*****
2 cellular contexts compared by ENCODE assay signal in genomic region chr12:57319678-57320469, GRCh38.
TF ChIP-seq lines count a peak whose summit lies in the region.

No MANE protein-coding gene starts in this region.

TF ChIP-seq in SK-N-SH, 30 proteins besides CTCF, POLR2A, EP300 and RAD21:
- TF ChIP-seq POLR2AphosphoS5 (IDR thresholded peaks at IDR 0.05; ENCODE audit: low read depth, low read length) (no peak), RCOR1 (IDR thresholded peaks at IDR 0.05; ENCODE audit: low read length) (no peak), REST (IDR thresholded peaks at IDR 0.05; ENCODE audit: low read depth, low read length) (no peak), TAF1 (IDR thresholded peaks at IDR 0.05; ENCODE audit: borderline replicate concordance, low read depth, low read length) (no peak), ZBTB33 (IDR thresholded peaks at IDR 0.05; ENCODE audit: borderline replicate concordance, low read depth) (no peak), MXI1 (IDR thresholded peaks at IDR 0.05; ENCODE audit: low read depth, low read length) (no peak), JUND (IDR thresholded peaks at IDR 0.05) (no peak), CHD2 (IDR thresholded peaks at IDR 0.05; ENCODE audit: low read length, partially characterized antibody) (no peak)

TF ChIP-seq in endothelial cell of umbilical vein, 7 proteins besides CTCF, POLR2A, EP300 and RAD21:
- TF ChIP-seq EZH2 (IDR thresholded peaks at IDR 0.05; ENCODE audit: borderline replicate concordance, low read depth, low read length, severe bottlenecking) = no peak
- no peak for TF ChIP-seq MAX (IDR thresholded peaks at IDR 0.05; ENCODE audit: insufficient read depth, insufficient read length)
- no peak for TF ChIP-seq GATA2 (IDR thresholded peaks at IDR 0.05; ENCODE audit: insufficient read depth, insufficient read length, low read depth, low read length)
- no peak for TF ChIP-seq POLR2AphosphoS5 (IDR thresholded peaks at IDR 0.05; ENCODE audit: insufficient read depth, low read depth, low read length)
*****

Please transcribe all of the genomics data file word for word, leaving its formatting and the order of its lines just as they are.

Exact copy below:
2 cellular contexts compared by ENCODE assay signal in genomic region chr12:57319678-57320469, GRCh38.
TF ChIP-seq lines count a peak whose summit lies in the region.

No MANE protein-coding gene starts in this region.

TF ChIP-seq in SK-N-SH, 30 proteins besides CTCF, POLR2A, EP300 and RAD21:
- TF ChIP-seq POLR2AphosphoS5 (IDR thresholded peaks at IDR 0.05; ENCODE audit: low read depth, low read length) (no peak), RCOR1 (IDR thresholded peaks at IDR 0.05; ENCODE audit: low read length) (no peak), REST (IDR thresholded peaks at IDR 0.05; ENCODE audit: low read depth, low read length) (no peak), TAF1 (IDR thresholded peaks at IDR 0.05; ENCODE audit: borderline replicate concordance, low read depth, low read length) (no peak), ZBTB33 (IDR thresholded peaks at IDR 0.05; ENCODE audit: borderline replicate concordance, low read depth) (no peak), MXI1 (IDR thresholded peaks at IDR 0.05; ENCODE audit: low read depth, low read length) (no peak), JUND (IDR thresholded peaks at IDR 0.05) (no peak), CHD2 (IDR thresholded peaks at IDR 0.05; ENCODE audit: low read length, partially characterized antibody) (no peak)

TF ChIP-seq in endothelial cell of umbilical vein, 7 proteins besides CTCF, POLR2A, EP300 and RAD21:
- TF ChIP-seq EZH2 (IDR thresholded peaks at IDR 0.05; ENCODE audit: borderline replicate concordance, low read depth, low read length, severe bottlenecking) = no peak
- no peak for TF ChIP-seq MAX (IDR thresholded peaks at IDR 0.05; ENCODE audit: insufficient read depth, insufficient read length)
- no peak for TF ChIP-seq GATA2 (IDR thresholded peaks at IDR 0.05; ENCODE audit: insufficient read depth, insufficient read length, low read depth, low read length)
- no peak for TF ChIP-seq POLR2AphosphoS5 (IDR thresholded peaks at IDR 0.05; ENCODE audit: insufficient read depth, low read depth, low read length)